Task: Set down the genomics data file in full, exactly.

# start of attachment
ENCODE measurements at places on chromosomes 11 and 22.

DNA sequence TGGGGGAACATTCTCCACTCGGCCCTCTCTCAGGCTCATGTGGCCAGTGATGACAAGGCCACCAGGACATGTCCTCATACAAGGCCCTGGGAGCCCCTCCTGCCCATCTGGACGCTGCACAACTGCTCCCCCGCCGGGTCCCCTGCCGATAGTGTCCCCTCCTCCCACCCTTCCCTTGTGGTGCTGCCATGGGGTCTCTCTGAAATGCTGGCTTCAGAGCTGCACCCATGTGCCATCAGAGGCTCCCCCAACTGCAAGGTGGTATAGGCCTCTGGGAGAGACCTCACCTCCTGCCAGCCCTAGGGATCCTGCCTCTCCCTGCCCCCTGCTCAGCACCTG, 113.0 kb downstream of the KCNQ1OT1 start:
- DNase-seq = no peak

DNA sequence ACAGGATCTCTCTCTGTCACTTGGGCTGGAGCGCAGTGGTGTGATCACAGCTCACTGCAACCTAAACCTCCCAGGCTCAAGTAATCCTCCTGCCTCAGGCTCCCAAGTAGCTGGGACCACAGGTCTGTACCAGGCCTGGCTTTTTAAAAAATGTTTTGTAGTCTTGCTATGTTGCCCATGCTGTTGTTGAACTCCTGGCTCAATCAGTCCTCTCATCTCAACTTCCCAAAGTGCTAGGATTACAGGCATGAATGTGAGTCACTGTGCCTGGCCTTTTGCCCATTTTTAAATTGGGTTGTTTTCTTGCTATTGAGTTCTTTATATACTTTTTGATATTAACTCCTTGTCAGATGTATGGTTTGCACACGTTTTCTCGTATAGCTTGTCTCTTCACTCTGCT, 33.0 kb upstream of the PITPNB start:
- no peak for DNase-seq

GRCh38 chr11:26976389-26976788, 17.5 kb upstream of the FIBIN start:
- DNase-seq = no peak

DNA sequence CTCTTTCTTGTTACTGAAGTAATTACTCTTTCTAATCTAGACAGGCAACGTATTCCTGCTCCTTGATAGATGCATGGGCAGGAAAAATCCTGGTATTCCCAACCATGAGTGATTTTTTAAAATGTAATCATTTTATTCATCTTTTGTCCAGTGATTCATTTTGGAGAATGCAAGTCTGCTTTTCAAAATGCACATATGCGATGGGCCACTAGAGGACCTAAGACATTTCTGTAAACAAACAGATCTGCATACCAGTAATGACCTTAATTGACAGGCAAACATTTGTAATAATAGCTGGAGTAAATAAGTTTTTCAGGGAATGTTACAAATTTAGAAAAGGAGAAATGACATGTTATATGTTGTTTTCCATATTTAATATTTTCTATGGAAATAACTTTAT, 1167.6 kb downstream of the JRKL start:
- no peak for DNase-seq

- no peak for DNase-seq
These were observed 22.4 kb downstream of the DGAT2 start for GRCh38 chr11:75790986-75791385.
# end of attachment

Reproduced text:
ENCODE measurements at places on chromosomes 11 and 22.

DNA sequence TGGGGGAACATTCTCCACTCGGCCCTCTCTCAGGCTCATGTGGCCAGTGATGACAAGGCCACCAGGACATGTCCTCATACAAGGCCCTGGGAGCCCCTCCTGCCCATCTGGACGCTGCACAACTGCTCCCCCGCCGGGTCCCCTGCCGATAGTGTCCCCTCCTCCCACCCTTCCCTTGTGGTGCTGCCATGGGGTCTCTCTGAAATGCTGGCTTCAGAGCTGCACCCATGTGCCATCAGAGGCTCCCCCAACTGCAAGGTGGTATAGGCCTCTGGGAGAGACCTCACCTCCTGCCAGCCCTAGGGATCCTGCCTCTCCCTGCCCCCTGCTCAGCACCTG, 113.0 kb downstream of the KCNQ1OT1 start:
- DNase-seq = no peak

DNA sequence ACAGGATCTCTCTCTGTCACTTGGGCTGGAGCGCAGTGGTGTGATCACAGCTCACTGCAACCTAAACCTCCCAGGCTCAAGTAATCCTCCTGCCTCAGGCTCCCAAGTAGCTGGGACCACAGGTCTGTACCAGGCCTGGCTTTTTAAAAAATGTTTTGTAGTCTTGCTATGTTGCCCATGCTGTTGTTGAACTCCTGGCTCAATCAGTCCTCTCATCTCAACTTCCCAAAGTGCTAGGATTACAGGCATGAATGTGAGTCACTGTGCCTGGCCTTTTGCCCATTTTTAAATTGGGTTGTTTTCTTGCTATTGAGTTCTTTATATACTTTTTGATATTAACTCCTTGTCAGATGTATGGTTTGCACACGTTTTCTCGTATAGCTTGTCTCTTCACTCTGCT, 33.0 kb upstream of the PITPNB start:
- no peak for DNase-seq

GRCh38 chr11:26976389-26976788, 17.5 kb upstream of the FIBIN start:
- DNase-seq = no peak

DNA sequence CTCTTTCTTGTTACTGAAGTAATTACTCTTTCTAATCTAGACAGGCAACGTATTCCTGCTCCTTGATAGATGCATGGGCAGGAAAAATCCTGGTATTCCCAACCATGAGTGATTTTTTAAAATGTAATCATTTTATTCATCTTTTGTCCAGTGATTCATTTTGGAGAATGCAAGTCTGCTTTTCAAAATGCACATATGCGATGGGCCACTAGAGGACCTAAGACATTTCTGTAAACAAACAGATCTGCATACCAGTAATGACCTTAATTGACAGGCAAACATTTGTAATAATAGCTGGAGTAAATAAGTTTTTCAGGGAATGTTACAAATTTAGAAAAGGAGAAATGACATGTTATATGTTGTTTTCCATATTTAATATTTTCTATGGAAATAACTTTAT, 1167.6 kb downstream of the JRKL start:
- no peak for DNase-seq

- no peak for DNase-seq
These were observed 22.4 kb downstream of the DGAT2 start for GRCh38 chr11:75790986-75791385.